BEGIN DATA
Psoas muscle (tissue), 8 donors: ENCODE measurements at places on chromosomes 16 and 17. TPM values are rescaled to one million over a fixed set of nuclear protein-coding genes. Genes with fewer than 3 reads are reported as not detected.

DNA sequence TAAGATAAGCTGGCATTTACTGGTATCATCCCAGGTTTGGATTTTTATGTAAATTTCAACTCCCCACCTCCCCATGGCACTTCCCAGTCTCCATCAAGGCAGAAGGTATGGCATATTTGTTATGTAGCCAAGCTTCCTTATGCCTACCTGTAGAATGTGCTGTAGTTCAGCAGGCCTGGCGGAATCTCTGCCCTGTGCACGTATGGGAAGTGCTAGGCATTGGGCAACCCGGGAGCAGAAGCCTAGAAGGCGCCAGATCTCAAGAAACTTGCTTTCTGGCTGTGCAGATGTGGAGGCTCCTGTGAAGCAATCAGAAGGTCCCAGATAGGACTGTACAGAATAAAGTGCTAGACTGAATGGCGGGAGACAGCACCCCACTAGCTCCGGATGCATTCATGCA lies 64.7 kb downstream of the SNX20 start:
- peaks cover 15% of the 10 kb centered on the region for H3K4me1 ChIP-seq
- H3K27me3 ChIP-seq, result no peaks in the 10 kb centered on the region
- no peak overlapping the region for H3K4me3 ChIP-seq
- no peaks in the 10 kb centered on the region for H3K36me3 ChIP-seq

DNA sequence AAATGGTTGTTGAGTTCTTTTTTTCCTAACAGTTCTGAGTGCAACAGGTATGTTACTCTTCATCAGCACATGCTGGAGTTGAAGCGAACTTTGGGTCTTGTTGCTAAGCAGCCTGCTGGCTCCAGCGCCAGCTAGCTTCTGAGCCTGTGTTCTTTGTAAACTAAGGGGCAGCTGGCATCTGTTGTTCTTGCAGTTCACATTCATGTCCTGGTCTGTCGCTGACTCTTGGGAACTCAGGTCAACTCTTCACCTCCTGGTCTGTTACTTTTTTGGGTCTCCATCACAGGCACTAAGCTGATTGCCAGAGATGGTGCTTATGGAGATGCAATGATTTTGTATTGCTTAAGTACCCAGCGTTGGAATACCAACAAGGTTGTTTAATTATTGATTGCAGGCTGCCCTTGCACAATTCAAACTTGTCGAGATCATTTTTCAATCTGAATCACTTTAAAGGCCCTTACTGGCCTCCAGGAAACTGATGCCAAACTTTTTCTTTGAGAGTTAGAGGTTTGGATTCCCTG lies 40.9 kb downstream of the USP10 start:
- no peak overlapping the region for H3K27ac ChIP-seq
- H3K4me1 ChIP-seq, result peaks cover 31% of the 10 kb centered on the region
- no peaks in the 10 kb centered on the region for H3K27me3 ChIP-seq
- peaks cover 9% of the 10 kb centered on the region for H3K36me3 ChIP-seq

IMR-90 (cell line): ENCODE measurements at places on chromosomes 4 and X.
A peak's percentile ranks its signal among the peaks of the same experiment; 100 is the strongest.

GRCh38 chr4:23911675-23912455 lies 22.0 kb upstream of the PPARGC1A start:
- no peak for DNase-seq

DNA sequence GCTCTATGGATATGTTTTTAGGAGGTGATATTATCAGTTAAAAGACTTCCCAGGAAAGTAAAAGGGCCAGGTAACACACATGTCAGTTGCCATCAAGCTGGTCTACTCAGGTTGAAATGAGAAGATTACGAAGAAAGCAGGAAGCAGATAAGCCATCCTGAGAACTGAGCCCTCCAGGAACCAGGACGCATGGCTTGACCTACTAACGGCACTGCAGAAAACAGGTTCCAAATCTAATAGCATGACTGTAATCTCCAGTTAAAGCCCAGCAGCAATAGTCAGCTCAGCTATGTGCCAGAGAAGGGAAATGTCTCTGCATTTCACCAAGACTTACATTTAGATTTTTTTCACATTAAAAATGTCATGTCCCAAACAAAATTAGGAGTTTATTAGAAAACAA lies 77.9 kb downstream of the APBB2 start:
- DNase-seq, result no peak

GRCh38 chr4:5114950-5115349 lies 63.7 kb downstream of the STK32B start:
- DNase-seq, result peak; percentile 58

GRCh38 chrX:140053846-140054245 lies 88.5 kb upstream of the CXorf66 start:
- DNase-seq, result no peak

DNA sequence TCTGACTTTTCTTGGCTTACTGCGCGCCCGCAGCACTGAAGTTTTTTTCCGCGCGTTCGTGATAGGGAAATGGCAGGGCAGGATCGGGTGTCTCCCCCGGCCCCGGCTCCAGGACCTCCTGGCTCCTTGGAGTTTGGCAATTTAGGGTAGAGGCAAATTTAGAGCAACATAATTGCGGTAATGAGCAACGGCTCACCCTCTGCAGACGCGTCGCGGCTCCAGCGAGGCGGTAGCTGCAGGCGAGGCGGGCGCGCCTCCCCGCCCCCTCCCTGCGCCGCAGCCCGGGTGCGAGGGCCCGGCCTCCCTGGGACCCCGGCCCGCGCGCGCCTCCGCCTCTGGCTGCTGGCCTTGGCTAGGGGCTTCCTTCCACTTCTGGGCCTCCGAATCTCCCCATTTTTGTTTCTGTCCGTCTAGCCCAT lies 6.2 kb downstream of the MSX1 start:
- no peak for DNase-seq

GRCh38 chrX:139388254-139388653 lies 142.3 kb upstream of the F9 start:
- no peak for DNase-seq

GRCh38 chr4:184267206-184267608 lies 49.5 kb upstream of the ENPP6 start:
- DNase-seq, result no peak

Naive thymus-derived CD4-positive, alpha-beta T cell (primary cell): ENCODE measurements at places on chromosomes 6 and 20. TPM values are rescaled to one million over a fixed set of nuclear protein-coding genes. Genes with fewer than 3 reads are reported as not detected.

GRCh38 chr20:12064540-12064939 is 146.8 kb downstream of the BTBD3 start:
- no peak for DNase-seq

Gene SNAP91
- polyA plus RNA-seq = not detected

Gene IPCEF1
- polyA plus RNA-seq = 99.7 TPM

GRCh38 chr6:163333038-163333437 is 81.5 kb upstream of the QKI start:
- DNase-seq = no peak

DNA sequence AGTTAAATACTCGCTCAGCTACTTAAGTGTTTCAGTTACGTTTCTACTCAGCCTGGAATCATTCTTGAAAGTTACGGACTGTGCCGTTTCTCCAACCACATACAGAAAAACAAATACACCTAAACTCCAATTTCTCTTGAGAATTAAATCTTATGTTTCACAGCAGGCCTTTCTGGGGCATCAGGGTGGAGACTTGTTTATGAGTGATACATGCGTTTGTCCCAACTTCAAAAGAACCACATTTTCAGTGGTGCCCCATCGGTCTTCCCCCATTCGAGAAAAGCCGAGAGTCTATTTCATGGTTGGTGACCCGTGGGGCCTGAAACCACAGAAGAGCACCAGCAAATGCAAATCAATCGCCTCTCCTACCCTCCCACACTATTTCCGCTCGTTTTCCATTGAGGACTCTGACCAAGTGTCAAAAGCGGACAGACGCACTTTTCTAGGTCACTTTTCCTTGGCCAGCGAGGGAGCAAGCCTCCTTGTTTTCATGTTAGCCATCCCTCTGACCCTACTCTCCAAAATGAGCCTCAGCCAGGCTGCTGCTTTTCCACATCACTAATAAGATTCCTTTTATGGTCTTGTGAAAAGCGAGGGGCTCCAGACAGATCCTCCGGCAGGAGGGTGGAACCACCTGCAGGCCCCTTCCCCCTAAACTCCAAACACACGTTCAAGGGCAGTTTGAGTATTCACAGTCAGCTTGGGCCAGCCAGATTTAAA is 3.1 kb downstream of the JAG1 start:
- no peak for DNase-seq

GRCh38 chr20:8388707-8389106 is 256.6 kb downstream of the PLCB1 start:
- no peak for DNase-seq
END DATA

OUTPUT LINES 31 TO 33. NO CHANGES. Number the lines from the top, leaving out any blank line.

Gene SNAP91
- polyA plus RNA-seq = not detected

Gene IPCEF1